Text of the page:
After splitting a two-game set against the Red Sox, the Phillies will welcome the Mets to Citizens Bank Park for a five(!)-game series. In theory, five games against a bad team is a good thing, and provides the Phillies with plenty of opportunities for some much-needed wins.
Unfortunately, since these games are against the Mets, it probably won’t be that easy. For whatever reason, when the Phillies play the Mets, the games are usually un-entertaining slogs, and the Phillies end up losing most of them.
Hopefully the Phillies can reverse that trend. The series kicks off with a doubleheader on Thursday, so the Phillies will have an early chance to establish a positive tone. On the other hand, if the first game (first pitch scheduled for 4:05) drags out past 9:00, abandon all hope.
The Last Time They Met
The Phillies and Mets squared off in a four-game series in early July. The Phillies won the two games that were decided in regulation, and lost the two that went into extra innings. (Hooray for ten innings of not scoring!)
The lesson learned: Extra inning games are evil and should be avoided at all costs. Especially when they come against the Mets, because nobody wants to see the unpleasantness dragged out any further than absolutely necessary.
And Since Then?
The Mets have played at a near-.500 pace, going 13-14 since they last saw the Phillies. This has allowed the fourth place Mets to establish a comfortable lead over the fifth place Marlins. That’s probably as high in the standings as they’re likely to go since the third place Nationals are still 8.5 games ahead of them.
Mets Pitching vs. Phillies Hitting
After his excellent debut, I don’t think its premature to say that Wilson Ramos is the magical cure for what ailed the Phillies lineup. Now that Ramos is on hand, I expect the Phillies to consistently put up crooked numbers on the scoreboard. Happy days are here again!
The Mets will have five different pitchers attempt to slow down this burgeoning juggernaut. Some of these pitchers have had good seasons, some have not. One of them used to be really good, but thanks to injuries, its tough to know exactly what to expect.
The opening game of Thursday’s doubleheader will be started by Steven Matz who will be freshly activated from the disabled list. The injury was presumably the reason why his season took such a sharp downturn in July. Before then, he was having a solid season, including a start against the Phillies where he held them to one run in 5.1 innings. But his era was over 6.00 in July before the Mets mercifully shut him down.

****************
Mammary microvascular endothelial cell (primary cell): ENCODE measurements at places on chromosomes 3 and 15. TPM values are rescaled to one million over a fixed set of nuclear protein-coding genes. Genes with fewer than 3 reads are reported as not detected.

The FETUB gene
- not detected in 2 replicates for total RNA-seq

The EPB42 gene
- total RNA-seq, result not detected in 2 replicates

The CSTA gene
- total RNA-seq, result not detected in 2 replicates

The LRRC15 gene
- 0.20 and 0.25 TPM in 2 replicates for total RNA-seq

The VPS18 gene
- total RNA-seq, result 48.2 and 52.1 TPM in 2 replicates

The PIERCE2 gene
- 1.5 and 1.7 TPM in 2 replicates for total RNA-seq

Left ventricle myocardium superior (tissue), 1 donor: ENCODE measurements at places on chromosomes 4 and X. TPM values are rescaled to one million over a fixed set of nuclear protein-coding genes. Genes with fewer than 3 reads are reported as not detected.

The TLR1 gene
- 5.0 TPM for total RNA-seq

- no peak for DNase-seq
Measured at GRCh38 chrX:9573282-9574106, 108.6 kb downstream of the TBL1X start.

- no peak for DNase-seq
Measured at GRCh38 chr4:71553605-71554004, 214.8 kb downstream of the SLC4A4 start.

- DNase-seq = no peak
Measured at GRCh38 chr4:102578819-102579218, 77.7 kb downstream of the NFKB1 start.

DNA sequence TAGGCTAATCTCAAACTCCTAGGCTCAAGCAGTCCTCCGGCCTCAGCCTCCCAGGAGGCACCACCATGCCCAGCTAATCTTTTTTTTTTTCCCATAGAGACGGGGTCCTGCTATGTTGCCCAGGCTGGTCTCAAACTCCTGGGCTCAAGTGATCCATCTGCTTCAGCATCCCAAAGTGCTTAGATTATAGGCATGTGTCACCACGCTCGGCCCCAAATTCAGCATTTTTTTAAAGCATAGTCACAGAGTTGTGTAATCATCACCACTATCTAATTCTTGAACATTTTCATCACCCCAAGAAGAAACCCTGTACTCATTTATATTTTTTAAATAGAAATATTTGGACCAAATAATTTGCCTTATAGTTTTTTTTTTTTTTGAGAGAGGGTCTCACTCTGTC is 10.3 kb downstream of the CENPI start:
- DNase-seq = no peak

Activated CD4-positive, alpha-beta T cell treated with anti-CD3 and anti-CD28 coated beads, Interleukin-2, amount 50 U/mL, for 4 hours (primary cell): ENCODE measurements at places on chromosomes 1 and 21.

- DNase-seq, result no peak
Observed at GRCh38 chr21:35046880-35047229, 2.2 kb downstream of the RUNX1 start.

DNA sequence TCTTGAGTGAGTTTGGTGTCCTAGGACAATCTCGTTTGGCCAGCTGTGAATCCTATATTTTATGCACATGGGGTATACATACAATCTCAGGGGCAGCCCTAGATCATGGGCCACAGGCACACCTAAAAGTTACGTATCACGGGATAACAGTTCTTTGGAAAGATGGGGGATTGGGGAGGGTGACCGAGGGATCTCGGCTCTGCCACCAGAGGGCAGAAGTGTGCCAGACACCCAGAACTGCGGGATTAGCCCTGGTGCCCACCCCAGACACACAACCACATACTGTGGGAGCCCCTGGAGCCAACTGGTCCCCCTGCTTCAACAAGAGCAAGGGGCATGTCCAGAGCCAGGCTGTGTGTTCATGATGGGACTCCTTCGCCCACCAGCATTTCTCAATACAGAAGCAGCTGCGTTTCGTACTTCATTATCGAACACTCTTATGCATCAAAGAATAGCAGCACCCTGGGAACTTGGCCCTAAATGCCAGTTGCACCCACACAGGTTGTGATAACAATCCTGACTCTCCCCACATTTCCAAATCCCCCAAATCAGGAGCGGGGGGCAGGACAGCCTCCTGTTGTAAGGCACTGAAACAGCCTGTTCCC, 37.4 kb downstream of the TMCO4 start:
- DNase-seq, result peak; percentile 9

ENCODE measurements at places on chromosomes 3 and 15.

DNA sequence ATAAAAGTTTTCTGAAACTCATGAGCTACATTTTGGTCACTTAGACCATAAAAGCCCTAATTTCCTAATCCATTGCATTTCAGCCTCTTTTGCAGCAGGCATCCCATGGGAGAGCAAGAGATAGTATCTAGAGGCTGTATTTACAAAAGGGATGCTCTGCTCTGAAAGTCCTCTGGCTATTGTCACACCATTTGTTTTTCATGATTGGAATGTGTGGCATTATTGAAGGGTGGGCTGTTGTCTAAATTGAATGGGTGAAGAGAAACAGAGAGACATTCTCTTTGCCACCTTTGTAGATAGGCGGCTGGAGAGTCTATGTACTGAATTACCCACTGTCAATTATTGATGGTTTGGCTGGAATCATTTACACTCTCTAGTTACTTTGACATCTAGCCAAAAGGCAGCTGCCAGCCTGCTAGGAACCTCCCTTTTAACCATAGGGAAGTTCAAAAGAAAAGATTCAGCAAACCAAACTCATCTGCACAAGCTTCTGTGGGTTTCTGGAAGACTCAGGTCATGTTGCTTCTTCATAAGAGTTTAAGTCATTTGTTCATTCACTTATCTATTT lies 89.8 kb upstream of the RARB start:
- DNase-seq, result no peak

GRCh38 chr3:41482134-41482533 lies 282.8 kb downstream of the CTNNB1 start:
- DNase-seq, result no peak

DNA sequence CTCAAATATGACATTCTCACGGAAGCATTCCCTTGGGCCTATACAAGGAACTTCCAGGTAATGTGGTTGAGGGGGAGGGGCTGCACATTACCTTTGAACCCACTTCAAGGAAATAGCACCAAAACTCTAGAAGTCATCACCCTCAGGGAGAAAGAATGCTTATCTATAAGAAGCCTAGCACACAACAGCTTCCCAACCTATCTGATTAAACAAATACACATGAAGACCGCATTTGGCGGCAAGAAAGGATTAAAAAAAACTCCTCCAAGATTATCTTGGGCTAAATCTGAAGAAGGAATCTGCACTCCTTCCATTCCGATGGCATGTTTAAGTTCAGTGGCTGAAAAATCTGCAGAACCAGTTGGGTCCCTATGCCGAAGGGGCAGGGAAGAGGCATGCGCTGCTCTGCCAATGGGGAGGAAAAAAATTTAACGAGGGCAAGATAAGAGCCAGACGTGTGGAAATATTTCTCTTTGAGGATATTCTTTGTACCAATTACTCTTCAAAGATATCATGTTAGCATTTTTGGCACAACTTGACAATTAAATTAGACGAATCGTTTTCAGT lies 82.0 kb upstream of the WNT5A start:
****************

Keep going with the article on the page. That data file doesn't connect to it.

The nightcap will be started by Corey Oswalt. His ERA is an unsightly 5.02, but that’s mostly because he had a few awful starts early on, and he doesn’t pitch deep into games. He’s usually good for five to six innings in which he allows two or three runs.
Between a guy coming off a DL stint, and another guy who rarely goes deep, the Mets might have to burn a lot of bullpen innings on Thursday. This may be one of those times when the Phillies’ patience at the plate really pays off.
Things will get a little tougher for the Phillies on Friday when they go against Noah Syndergaard. Injuries have once again cost “Thor” a decent chunk of his season, and while he’s been pretty good while healthy, he also isn’t the same dominating force he was back in 2016.
Unfortunately, Saturday’s starter has been dominant this year. Jacob DeGrom is on a short list of contenders for the National League Cy Young Award, and the last time the Phillies saw him, he pitched eight shutout innings. (I guess that means they’re due to score some runs!)
The Phillies will seemingly catch a break in the finale when the Mets will send Jason Vargas to the mound. The veteran lefthander has been consistently bad all season, and he’s only made it as far as the sixth inning in one of his starts this season.
The Mets bullpen has a couple of guys worth noting. Seth Lugo (an under-the-radar trade possibility for the Phillies) and Robert Gsellman have been decent enough when called upon. But if the Mets need to rely on the bullpen too much, it probably will be to the Phillies’ benefit.
Phillies Pitching vs. Mets Hitting